The great-granddaughter of the last Nawab Nizam of Bengal

Shefali Saxena Monday 01st August 2022 09:05 EDT

Lyn Innes’ book ‘The Last Prince of Bengal: A Family’s Journey from an Indian Palace to the Australian Outback’ is more relevant than ever right now - as the Conservatives are on the verge of choosing between a man of Asian origin and a British woman for the position of Prime Minister. 


The Nawab Nazim (the Last Prince of Bengal) was born into one of India’s most prestigious royal families, his kingdom ranging from the Himalayas to the Bay of Bengal. However, in 1880 British authorities forced him to abdicate and permanently abolished his titles. The Nawab’s change in fortune marked the end of an era in India. One hundred years later, Lyn Innes tells the true story of her great-grandfather The Last Prince of Bengal, and his family’s fall from power.


The Last Prince of Bengal tells the compelling true story of the Nawab and his family as they sought by turns to befriend, settle in and eventually escape, Britain. From glamourous receptions with Queen Victoria to a scandalous Muslim marriage with an English chambermaid; and from Bengal tiger hunts to sheep farming in the harsh Australian outback, this family history visits the extremes of British rule in the age of Empire, exposing complex prejudices regarding race, class and gender. Innes charts the intimate and the universal, looking – through the turbulent betrayal of a flamboyant Monarch – at what Britain did in India.


Lyn Innes is the great-granddaughter of the last Nawab Nizam of Bengal. Born in Australia, she moved to North America, earned a PhD from Cornell University and taught at the University of Massachusetts, Amherst, where she became associate editor of OKIKE: An African Journal of New Writing, founded by Chinua Achebe. Innes is currently an Emeritus Professor of Postcolonial Literatures at the University of Kent, Canterbury.


What does a book like yours foretell about prejudices regarding race and its complexities during British rule? Do you think in reality, the situation is similar?


I found that class and wealth seemed to matter more to Victorians than race, religion, or colour. In London, in the 1870s the Nawab of Bengal was welcomed to aristocratic gatherings and court receptions, but his working-class English wife was never included. The Nawab's marriage to her was regarded as 'unworthy of a Mohamedan nobleman' and a reason to force his abdication. However, Indian royalty was never regarded as equivalent to European royalty. Similar attitudes towards Asian men and women persist now, but a working-class woman can become more prominent.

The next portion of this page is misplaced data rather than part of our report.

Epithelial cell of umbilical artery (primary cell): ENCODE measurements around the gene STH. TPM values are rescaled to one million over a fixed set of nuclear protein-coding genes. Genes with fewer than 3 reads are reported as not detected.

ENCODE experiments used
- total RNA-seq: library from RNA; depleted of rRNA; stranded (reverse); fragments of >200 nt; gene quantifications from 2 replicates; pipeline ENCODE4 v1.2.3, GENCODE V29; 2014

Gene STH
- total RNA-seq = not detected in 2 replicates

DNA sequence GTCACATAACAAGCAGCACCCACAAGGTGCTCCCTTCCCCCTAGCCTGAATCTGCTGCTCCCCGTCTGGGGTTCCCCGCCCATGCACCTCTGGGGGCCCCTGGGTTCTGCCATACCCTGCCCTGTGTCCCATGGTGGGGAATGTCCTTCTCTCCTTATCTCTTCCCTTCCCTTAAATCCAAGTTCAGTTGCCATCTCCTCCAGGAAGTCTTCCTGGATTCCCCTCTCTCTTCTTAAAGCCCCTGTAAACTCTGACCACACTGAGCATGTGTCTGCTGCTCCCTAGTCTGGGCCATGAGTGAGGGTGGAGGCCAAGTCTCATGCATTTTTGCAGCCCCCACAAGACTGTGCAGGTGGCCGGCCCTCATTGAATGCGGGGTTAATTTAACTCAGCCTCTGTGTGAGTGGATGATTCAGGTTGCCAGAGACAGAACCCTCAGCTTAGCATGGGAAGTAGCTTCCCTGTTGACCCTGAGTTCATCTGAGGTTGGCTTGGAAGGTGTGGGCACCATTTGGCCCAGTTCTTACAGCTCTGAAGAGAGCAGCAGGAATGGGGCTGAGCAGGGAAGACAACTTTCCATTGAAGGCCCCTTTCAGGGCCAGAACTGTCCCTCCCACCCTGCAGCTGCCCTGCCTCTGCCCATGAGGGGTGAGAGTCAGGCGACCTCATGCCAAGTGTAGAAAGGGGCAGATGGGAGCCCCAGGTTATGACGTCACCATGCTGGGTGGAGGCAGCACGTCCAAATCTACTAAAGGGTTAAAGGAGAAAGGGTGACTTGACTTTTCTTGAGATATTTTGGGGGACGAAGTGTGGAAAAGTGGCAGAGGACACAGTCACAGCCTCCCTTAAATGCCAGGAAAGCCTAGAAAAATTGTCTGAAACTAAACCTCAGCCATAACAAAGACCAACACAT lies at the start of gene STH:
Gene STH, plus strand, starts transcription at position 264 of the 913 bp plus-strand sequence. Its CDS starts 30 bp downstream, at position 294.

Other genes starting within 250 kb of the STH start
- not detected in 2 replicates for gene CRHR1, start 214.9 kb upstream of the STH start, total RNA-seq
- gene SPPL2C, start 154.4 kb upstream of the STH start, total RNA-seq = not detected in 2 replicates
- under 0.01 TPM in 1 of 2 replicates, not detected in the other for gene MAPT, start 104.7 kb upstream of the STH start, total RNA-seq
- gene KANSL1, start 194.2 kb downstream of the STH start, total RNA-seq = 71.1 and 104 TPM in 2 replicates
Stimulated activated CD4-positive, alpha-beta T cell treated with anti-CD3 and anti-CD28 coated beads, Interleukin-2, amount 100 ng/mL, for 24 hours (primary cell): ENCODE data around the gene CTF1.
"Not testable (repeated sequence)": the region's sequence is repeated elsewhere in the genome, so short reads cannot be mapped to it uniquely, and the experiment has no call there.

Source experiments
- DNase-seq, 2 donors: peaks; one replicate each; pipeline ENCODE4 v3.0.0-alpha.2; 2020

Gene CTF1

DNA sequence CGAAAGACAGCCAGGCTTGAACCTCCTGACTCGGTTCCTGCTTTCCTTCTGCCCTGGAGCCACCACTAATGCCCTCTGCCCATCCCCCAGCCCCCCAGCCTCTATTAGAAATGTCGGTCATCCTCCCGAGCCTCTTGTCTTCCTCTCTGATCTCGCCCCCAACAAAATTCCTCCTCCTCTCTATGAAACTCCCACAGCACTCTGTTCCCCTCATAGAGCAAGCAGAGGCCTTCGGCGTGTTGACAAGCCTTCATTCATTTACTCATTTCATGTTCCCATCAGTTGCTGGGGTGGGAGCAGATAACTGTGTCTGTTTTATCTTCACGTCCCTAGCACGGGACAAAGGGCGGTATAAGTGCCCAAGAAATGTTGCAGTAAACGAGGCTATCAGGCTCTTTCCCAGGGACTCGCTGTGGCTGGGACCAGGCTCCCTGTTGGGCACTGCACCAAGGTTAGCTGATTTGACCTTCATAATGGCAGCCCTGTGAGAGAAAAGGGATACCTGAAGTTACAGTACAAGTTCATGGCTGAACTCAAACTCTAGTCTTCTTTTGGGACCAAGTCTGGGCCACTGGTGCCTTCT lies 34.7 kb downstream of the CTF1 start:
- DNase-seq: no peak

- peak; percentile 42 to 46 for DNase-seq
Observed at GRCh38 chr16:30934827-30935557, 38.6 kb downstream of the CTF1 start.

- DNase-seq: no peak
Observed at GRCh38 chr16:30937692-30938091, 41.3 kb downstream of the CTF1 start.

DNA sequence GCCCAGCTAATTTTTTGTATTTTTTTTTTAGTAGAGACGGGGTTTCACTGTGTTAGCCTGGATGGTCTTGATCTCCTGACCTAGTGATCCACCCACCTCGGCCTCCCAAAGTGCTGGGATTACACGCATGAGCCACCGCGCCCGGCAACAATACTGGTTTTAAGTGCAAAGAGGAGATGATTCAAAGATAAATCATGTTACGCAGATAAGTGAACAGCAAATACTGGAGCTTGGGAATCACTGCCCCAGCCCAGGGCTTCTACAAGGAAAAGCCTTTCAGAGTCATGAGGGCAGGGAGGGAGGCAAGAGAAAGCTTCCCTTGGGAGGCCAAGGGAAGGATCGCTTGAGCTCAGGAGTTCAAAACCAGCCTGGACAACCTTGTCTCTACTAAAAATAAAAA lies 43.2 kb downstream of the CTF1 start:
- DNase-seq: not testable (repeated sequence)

What is the kind of responsibility and persona you nurture as the great-granddaughter of the last Nawab Nizam of Bengal?

I think of myself as an Australian of Scottish, Indian and English descent. My descent from the Nawabs of Bengal gives me a connection to India and Indian history which I greatly value. At the same time, I have never been a royalist nor an admirer of Mir Jafir, and I feel it is important not to gloss over the role of the family in collaborating with the British both in 1757 and 1857. My ancestry has also made me particularly antagonistic to racism and imperialism of any kind.


What can British Indians (born in England) learn from your book about the British colonial rule, which is otherwise not taught in textbooks?


'The Last Prince of Bengal' shows that what mattered to the British in India was power and money, and that colonial rule, including educational, social, and infrastructural changes, were for the benefit of the British ruling class, not Indians. The arrogance of the British government officials toward Indians of all classes was appalling. Also, where people of different religions and cultures had often lived and interacted peacefully together, the British sometimes encouraged division.


If you were, to sum up, what Britain did in India for the contemporary generation in Britain, how would you describe it?


British colonialism in India cannot be condoned. Nevertheless, its heritage with regard to language, culture and economy has resulted in a contemporary British Asian population and culture which has benefitted all Britons. I am particularly aware of the many excellent writers, but also doctors, scientists, musicians, filmmakers, and, yes, chancellors and mayors.


What is the impetus of physical books and novels for you versus digital copies? 

Although I find it very helpful to access digital books and papers, especially for research, I do like to read physical books and appreciate the craft with which they have been designed and printed. I am delighted with the way in which Saqi books produced the biography of my great-grandfather, 'The Last Prince of Bengal'.

comments powered by Disqus

to the free, weekly Asian Voice email newsletter